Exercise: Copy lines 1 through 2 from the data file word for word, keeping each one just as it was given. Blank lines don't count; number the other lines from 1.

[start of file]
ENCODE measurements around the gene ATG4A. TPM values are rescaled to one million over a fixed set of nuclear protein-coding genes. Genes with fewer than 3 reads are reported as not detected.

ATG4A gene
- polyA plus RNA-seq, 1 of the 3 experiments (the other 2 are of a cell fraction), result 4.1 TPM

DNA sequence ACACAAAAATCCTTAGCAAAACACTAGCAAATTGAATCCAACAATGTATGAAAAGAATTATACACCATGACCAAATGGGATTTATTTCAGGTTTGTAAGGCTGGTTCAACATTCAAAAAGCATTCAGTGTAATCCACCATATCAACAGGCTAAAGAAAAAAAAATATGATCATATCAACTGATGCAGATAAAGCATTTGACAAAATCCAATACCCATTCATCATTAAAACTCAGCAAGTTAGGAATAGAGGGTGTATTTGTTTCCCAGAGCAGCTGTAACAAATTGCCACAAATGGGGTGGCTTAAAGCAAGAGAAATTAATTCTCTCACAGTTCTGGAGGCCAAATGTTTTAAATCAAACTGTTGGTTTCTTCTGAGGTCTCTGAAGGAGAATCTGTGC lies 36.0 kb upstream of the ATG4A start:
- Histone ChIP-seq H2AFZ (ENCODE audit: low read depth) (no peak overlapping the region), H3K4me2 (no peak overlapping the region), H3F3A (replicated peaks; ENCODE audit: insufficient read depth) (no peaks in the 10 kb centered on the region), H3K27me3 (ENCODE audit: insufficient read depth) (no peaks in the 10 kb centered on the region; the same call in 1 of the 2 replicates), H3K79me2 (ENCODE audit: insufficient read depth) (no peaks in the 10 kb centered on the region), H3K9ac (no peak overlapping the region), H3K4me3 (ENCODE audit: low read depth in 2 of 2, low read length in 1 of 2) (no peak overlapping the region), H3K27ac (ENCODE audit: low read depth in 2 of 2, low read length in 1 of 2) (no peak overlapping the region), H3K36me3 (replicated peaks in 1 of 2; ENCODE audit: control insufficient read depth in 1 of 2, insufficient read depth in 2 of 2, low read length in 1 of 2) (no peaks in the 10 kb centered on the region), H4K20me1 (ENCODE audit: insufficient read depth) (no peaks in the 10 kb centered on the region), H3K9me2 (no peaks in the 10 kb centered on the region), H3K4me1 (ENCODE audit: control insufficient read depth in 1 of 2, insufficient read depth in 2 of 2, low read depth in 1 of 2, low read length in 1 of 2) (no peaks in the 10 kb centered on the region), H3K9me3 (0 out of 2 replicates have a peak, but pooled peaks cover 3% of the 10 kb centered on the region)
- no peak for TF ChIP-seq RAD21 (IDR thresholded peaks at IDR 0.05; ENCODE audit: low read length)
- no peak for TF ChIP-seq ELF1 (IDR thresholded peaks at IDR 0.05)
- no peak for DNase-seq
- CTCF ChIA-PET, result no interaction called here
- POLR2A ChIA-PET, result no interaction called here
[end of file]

ENCODE measurements around the gene ATG4A. TPM values are rescaled to one million over a fixed set of nuclear protein-coding genes. Genes with fewer than 3 reads are reported as not detected.

ATG4A gene